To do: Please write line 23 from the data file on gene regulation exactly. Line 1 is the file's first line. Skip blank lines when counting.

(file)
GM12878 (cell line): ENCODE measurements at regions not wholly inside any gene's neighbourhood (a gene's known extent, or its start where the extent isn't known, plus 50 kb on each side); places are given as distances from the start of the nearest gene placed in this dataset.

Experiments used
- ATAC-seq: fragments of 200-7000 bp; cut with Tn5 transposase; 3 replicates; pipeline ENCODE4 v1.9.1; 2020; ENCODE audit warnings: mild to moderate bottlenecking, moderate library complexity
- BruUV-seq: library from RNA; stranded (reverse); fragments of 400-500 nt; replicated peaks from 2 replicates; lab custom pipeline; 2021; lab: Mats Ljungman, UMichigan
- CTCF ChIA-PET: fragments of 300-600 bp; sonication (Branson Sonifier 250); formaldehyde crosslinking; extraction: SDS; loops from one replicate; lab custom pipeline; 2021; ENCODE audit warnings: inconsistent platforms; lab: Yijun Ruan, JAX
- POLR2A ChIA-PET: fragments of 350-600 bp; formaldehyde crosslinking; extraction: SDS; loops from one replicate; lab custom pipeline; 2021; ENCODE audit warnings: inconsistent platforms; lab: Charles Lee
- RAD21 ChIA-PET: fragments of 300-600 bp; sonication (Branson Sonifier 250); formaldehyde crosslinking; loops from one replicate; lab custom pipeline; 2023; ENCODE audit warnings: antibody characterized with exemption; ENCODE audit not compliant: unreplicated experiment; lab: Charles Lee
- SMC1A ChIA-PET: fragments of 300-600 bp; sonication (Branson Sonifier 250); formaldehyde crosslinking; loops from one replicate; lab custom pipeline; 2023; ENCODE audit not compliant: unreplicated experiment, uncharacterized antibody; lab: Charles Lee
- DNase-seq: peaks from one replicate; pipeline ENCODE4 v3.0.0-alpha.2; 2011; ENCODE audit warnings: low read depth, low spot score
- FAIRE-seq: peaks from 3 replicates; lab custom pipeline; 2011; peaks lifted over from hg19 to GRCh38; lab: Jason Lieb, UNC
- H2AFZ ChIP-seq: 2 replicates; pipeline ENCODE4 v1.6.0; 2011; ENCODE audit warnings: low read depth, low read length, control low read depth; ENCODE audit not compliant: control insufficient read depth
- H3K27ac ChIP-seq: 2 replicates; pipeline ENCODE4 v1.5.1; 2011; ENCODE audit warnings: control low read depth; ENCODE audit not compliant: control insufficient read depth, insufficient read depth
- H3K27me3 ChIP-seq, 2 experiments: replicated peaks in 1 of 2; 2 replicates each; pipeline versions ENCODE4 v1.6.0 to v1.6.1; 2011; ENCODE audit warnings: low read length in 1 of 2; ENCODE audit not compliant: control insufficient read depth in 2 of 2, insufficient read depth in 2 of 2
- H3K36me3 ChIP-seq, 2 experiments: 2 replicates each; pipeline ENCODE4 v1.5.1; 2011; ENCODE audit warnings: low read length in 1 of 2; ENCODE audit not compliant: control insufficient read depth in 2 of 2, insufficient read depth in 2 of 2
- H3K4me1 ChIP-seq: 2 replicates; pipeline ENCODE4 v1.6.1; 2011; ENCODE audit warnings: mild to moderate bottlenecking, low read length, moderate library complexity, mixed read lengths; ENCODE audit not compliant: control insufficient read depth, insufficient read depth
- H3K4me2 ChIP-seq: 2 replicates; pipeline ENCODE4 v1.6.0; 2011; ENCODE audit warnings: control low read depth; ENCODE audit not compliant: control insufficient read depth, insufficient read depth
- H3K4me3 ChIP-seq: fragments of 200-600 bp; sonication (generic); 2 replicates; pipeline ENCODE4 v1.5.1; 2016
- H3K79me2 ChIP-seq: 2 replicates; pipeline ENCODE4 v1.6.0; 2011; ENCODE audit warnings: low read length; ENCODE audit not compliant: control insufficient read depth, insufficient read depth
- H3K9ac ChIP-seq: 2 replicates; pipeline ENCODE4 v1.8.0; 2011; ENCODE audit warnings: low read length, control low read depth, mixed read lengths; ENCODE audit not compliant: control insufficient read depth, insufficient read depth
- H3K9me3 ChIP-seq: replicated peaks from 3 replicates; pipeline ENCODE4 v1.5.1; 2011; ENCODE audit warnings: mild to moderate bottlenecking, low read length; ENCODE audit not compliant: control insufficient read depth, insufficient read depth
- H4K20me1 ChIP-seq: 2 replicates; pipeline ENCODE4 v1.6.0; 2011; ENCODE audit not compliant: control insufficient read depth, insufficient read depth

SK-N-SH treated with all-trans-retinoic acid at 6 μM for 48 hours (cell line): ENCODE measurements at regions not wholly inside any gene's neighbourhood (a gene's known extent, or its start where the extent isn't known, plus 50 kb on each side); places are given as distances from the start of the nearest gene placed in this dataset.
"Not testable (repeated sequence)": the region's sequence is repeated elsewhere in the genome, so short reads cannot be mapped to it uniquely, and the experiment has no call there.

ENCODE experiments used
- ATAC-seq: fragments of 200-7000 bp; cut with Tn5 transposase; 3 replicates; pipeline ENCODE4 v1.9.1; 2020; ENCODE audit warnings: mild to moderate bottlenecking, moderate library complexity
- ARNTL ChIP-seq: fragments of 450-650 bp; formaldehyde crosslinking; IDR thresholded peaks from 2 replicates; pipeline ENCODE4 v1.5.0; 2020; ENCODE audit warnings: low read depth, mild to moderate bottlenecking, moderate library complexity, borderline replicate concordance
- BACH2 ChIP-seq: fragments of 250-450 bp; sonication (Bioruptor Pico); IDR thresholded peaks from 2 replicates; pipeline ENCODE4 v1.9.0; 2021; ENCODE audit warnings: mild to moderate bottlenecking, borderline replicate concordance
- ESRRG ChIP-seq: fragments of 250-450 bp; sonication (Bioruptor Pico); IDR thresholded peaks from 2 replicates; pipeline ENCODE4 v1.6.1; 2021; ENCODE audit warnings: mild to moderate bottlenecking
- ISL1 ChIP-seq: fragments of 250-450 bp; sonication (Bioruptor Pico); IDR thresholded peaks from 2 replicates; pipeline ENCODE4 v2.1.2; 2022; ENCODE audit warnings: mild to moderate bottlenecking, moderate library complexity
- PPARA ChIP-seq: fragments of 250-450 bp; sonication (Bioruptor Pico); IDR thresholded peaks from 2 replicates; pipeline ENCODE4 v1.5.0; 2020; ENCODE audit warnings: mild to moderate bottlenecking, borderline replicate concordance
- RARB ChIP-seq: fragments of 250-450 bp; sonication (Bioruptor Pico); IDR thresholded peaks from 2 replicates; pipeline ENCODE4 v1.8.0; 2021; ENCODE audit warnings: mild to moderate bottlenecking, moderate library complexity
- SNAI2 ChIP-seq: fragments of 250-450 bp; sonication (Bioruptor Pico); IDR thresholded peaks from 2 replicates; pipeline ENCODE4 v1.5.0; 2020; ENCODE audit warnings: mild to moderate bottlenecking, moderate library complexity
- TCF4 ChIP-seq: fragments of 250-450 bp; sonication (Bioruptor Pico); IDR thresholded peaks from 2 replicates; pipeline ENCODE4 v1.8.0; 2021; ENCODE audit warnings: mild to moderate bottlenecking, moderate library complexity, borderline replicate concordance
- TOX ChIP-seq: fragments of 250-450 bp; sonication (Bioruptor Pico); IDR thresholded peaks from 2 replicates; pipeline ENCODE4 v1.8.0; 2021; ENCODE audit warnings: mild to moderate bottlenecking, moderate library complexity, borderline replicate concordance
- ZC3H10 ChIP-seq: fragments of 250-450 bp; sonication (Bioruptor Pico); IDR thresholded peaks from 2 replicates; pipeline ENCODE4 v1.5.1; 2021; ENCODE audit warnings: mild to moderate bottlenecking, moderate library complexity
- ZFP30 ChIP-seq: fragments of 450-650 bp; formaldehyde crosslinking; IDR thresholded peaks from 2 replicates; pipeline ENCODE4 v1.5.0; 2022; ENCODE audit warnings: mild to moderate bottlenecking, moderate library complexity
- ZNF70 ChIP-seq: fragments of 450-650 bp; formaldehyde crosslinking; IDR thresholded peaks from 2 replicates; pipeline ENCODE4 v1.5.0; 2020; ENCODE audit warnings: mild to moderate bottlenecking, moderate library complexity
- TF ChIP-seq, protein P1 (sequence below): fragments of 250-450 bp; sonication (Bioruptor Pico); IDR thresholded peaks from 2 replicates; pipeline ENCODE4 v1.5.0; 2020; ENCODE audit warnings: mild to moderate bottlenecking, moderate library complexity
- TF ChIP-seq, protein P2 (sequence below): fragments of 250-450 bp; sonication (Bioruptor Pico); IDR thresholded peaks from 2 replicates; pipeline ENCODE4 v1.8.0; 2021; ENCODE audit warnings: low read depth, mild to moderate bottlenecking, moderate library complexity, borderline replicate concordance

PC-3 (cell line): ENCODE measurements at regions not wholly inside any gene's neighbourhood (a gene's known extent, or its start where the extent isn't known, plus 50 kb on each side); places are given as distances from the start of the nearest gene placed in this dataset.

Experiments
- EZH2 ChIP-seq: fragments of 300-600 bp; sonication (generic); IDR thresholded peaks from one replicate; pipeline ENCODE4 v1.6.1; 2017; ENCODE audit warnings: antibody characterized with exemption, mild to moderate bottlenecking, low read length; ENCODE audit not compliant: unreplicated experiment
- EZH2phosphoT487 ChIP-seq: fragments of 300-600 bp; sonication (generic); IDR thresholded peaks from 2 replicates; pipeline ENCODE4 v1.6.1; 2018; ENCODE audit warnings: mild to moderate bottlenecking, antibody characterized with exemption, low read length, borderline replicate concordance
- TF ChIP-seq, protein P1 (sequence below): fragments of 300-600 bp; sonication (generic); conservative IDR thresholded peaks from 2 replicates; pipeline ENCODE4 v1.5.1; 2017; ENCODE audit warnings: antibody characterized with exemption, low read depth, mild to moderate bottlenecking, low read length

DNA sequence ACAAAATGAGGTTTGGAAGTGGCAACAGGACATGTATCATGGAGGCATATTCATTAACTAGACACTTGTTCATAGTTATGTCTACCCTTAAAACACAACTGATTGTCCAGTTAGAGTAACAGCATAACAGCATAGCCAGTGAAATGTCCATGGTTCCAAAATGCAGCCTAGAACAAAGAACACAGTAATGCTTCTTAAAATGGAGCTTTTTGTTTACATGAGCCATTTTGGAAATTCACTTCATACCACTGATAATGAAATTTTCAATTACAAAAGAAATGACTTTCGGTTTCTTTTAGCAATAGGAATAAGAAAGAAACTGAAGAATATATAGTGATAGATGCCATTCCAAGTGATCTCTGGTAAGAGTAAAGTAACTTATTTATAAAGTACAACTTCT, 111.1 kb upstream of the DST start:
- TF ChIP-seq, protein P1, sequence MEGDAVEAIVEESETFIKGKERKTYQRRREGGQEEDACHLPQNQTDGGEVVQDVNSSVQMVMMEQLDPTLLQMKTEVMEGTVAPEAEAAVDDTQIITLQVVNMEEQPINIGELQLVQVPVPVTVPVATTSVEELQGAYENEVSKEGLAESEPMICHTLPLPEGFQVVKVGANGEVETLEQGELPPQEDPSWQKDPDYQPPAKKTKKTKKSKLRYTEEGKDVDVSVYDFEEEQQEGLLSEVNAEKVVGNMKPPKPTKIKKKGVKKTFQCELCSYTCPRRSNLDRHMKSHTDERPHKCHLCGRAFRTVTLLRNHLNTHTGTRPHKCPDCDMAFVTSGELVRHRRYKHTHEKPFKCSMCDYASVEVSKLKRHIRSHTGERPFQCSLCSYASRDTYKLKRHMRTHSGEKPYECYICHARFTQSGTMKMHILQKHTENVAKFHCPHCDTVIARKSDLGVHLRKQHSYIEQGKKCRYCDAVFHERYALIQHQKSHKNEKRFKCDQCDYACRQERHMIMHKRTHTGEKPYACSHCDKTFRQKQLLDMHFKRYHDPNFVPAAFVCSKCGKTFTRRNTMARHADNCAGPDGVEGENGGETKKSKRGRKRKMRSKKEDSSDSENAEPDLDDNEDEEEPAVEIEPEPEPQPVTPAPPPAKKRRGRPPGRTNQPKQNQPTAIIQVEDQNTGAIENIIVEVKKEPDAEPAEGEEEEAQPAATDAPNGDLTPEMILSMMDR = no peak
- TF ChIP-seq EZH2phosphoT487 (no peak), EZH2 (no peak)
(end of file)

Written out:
"Not testable (repeated sequence)": the region's sequence is repeated elsewhere in the genome, so short reads cannot be mapped to it uniquely, and the experiment has no call there.